HEIDI DOUGLASS | firstname.lastname@example.org
Co-Directors of the Centre for Healthy Brain Ageing (CHeBA), UNSW Sydney, Professors Perminder Sachdev and Henry Brodaty are pleased to announce their involvement in an Australian Dementia Network (ADNet) that was recently launched to monitor the diagnoses and care of dementia patients across Australia.
$18 million has been injected by the Federal Government into this world-first program, led jointly by Professors Christopher Rowe of Austin Health and Perminder Sachdev of CHeBA, which is hoped to fast-track new developments in the treatment of Alzheimer’s disease.
A national registry will also be launched, allowing those with dementia to participate in therapeutic trials.
Co-Director of CHeBA Professor Perminder Sachdev said that this is a major boost to dementia research in Australia which will place it on par with developments occurring in Europe and North America, and help Australia join the world-wide push to develop novel treatments for Alzheimer’s disease and other dementias.
Aged Care Minister Ken Wyatt AM said the Turnbull Government’s $18 million investment in the Australian-first project would be bolstered by a further $20 million in commitments from universities, philanthropists, industry, research centres and State governments.
“This is the accelerator we need to win the race against dementia,” Minister Wyatt said.
“It’s estimated 1,700 Australians a week are joining the population living with dementia and without breakthroughs in beating this disease, that figure will reach 650 a day by 2050.
“Dementia is already the biggest killer of Australian women and the second most common cause of death among the overall population, claiming more than 13,000 lies each year.”
- Establish a national network of memory clinics to speed assessment of cognitive disorders and improve specialist access for all Australians, through advanced imaging, genetics and lifestyle data
- Register and prepare volunteers for participation in clinical trials and other research programs, by providing them with state of the art diagnosis and tracking their disease trajectory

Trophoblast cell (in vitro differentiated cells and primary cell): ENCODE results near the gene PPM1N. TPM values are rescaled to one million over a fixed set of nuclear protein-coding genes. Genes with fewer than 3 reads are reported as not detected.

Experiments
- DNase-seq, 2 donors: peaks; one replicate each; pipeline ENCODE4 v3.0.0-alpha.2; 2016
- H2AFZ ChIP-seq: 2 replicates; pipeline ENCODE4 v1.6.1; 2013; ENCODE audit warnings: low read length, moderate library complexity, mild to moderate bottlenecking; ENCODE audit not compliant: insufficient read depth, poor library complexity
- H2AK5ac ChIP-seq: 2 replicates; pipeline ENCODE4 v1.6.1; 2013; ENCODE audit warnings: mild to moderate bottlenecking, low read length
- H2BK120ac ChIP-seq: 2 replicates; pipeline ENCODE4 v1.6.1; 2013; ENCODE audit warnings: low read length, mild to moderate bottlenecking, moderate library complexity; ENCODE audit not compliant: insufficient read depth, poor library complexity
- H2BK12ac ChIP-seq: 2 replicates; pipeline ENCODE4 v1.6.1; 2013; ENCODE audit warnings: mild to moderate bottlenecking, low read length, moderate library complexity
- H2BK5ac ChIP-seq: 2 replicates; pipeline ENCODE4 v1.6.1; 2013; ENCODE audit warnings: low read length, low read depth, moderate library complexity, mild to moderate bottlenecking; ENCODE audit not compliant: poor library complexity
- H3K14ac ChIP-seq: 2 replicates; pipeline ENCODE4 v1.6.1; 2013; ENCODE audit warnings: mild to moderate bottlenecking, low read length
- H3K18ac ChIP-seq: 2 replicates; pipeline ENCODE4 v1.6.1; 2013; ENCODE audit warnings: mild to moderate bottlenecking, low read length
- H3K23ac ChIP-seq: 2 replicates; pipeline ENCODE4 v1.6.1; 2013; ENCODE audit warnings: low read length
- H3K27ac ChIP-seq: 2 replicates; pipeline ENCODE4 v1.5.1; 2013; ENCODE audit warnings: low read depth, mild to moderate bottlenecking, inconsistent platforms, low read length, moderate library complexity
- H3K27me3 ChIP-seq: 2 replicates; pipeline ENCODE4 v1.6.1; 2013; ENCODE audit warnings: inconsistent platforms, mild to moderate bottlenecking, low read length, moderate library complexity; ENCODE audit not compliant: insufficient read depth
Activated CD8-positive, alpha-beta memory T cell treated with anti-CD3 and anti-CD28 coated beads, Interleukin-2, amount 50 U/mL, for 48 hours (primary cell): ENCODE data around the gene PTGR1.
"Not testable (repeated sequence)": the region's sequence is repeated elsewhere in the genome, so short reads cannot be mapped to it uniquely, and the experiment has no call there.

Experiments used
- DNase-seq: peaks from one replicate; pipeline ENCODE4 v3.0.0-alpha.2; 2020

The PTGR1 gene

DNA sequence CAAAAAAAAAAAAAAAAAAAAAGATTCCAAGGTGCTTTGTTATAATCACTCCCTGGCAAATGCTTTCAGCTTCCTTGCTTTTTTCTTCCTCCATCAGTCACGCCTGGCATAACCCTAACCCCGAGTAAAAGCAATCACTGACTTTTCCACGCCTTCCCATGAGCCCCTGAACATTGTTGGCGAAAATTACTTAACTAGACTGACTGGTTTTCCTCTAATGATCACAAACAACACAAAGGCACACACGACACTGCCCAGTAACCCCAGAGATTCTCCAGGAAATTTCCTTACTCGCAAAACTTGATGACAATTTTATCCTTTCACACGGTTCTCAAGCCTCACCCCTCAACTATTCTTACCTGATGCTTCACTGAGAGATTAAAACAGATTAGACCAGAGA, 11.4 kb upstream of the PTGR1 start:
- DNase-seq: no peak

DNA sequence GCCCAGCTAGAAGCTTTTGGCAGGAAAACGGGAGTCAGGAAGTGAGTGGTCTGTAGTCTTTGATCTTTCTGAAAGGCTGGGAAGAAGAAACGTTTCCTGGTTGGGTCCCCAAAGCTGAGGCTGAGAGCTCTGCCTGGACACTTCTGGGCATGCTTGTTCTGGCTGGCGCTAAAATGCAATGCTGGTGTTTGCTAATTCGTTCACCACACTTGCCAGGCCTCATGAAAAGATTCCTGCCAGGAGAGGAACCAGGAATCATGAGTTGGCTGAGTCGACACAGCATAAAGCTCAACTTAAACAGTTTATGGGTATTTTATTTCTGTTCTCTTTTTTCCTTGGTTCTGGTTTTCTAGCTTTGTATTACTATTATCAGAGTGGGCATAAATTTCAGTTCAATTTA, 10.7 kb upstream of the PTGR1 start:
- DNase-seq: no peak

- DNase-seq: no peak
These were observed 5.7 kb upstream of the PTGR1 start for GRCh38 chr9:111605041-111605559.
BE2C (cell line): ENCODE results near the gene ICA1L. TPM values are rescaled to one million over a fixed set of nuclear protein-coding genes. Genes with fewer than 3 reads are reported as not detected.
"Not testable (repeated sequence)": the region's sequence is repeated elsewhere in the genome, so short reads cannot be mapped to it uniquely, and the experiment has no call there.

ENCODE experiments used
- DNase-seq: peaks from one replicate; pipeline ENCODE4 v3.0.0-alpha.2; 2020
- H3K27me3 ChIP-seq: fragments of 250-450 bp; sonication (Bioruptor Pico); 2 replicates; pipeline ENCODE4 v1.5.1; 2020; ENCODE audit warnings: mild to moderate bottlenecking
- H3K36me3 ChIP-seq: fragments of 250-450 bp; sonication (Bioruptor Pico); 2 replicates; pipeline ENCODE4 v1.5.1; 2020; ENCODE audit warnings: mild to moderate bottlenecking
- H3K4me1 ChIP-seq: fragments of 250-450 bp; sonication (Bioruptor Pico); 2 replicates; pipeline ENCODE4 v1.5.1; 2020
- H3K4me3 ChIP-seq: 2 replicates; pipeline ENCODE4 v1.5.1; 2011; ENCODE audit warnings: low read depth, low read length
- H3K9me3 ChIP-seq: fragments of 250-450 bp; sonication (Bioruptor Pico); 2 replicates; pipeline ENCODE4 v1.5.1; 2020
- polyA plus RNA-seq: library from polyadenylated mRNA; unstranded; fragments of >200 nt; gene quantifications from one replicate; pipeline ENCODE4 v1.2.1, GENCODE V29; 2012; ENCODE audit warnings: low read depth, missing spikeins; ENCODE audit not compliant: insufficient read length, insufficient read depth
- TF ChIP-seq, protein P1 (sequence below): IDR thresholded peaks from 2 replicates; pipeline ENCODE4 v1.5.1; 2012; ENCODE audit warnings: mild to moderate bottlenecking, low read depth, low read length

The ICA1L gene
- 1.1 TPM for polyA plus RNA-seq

- Collate and compare data to chart dementia causes, progression and risks and potential new treatments, while supporting research participants and benchmarking clinical care
- Ensure Australian and international data can be shared, providing unprecedented research access to global data and collaboration, to inform prevention, treatment and care.
“Through ADNet, Australia joins the international push to use large-scale national registries to expedite research and beat dementia,” said Minister Wyatt.
“ADNet will lift the standard of Australian dementia diagnosis and care, with a coordinated and consistent approach.
“By significantly increasing public access to, and participation in, clinical trials it will also speed the development and approval of new prevention and treatment therapies.”
ADNet will drive research and deliver improvements through five core teams - Registry, Clinics, Trials, Technology and Business - with close links to leading international programs in Europe and the USA.
“ADNet means Australia will be a strong contributor to, and an early beneficiary of, the worldwide search for dementia treatments and cures,” the Minister said.
“At present, an estimated 425,000 Australians are living with dementia. The potential power of ADNet is our best hope of preventing that number reaching more than one million by 2050.”
ADNet is the largest single project funded to date through the Government’s $200 million, five-year Boosting Dementia Research Initiative launched in 2014 by the National Health and Medical Research Council (NHMRC).
A recent progress report on the first three years of the initiative highlighted Australia’s global leadership in several spheres of dementia science.
The 2018 Federal Budget funding includes a further $5.3 million to conduct a dementia innovation trial.
Since 2015, NHMRC’s National Institute for Dementia Research (NNIDR) has been targeting, coordinating and translating the strategic expansion of dementia research in Australia.
NNIDR is committed to achieving the World Dementia Council’s international target – a five-year delay in the onset of dementia by 2025.